Sometimes, offseason acquisitions work out. Sometimes they don't. Sometimes, they are spectacular failures.
Jeremy Giambi was acquired in December 2002 by Theo Epstein as part of the overhaul of the Red Sox lineup. Giambi was a high-on-base percentage player and was expected to be the starting designated hitter in the new-look offense.
Unfortunately, things did not work out. Giambi was frequently injured and struggled when he was in the lineup. He stuck around through the entire year, but only played in 50 games. Giambi, the younger brother of then-Yankee Jason Giambi, only hit .197/.342/.354/.696 with five home runs. This, a year after hitting 20 home runs.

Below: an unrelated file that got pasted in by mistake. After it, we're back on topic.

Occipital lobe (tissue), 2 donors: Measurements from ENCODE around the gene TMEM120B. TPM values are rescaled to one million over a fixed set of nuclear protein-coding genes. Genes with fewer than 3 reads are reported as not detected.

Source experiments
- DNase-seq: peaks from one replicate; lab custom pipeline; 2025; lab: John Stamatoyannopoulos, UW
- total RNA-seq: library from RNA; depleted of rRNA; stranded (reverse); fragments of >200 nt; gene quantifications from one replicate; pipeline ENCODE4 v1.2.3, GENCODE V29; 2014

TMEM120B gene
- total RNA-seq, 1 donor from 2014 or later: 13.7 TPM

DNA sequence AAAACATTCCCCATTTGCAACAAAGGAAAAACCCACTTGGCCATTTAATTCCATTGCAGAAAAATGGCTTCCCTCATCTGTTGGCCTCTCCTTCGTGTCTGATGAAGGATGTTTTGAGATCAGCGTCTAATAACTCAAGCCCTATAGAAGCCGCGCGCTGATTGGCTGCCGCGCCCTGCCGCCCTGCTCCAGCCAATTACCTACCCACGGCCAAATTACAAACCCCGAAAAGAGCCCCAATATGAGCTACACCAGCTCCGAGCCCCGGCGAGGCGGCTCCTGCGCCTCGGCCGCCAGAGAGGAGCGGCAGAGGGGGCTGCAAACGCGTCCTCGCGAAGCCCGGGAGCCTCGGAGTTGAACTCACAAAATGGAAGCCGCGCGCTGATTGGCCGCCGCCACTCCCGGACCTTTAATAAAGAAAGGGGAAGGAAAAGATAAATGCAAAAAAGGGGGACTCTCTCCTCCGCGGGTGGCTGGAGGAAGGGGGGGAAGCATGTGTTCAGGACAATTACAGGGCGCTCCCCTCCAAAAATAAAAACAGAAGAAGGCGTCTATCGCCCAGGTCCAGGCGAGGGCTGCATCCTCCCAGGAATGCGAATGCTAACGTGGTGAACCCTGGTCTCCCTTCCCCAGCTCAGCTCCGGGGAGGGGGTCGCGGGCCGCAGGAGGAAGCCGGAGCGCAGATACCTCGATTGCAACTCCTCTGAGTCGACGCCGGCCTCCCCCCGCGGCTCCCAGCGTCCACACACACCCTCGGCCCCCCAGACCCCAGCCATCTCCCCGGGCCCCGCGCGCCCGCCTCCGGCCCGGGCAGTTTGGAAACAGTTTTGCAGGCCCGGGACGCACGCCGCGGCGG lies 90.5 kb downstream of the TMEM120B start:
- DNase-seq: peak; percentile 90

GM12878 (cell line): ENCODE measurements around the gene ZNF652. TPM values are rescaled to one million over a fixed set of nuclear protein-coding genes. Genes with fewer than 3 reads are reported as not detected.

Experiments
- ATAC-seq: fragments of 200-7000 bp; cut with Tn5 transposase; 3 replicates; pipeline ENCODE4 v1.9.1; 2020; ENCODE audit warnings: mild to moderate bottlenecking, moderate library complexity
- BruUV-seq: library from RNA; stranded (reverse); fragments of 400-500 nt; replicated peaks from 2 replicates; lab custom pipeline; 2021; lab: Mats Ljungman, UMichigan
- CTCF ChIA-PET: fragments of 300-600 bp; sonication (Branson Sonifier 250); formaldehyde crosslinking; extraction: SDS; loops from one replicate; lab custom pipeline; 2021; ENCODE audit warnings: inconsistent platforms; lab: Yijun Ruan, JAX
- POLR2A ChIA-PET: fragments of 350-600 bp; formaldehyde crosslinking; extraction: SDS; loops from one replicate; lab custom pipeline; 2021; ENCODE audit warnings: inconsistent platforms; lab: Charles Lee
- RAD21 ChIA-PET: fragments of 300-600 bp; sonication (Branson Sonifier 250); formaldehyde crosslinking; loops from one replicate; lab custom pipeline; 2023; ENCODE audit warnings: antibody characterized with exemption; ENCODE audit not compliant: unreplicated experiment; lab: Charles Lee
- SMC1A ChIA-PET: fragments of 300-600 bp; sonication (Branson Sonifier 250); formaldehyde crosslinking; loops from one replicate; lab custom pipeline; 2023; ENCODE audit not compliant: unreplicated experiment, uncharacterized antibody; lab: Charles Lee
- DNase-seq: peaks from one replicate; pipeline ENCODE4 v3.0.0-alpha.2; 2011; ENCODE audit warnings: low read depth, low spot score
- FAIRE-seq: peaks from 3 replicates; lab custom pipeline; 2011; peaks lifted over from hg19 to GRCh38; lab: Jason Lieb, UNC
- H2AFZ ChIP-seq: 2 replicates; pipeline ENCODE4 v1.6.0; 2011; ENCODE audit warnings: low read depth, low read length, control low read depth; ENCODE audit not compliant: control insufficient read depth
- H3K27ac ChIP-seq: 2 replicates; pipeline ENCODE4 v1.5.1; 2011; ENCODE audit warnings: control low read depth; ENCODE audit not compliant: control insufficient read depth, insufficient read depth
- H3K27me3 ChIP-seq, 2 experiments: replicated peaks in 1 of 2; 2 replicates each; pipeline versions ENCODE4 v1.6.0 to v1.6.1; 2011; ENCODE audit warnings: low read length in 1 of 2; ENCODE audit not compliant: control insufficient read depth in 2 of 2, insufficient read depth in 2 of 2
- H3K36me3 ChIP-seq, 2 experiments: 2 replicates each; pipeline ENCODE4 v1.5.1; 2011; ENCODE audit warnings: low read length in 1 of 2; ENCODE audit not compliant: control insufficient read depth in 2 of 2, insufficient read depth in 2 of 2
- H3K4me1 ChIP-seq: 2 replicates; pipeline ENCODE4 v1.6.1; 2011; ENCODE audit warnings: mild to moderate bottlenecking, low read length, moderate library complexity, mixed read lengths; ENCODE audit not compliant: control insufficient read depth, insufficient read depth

His on-base percentage was decent enough, considering he rarely got a hit, but he was a big bust otherwise. Giambi lost his job to David Ortiz, who of course became a huge star with the Red Sox.